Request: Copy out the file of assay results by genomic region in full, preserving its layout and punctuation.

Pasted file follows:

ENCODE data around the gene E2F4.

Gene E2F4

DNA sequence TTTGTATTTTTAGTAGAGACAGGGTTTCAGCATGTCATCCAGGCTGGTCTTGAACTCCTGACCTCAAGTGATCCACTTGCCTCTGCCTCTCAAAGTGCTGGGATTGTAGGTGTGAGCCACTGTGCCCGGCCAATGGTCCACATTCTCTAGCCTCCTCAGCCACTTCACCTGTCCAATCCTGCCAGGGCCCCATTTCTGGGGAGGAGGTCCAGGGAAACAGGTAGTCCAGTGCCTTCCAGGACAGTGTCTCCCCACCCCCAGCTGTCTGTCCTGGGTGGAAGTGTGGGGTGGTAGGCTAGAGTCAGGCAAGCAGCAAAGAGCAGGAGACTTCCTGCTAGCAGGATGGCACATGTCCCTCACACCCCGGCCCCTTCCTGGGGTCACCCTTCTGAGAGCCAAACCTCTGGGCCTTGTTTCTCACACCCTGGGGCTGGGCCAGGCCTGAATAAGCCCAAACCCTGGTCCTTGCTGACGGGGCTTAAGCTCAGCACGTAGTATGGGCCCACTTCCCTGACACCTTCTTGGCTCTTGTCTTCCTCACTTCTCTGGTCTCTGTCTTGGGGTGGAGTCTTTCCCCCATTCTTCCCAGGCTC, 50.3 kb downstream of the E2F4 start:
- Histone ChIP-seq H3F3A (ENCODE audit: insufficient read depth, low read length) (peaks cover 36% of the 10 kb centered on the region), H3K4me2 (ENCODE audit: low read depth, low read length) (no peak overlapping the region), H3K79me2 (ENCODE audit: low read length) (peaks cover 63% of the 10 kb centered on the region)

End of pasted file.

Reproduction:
ENCODE data around the gene E2F4.

Gene E2F4

DNA sequence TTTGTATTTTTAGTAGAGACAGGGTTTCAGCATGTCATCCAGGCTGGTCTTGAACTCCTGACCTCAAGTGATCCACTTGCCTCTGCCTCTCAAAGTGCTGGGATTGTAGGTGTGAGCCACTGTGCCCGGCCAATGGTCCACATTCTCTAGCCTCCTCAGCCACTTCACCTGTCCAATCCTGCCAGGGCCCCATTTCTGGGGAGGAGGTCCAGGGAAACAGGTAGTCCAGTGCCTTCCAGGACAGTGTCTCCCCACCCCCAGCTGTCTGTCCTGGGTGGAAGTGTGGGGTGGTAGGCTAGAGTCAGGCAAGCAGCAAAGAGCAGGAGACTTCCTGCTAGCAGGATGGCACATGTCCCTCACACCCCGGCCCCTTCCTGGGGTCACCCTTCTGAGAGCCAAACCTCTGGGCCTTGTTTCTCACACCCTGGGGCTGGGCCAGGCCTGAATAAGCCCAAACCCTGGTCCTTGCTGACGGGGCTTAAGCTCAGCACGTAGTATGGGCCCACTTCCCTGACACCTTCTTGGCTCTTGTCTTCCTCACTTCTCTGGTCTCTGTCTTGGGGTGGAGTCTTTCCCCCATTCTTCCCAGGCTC, 50.3 kb downstream of the E2F4 start:
- Histone ChIP-seq H3F3A (ENCODE audit: insufficient read depth, low read length) (peaks cover 36% of the 10 kb centered on the region), H3K4me2 (ENCODE audit: low read depth, low read length) (no peak overlapping the region), H3K79me2 (ENCODE audit: low read length) (peaks cover 63% of the 10 kb centered on the region)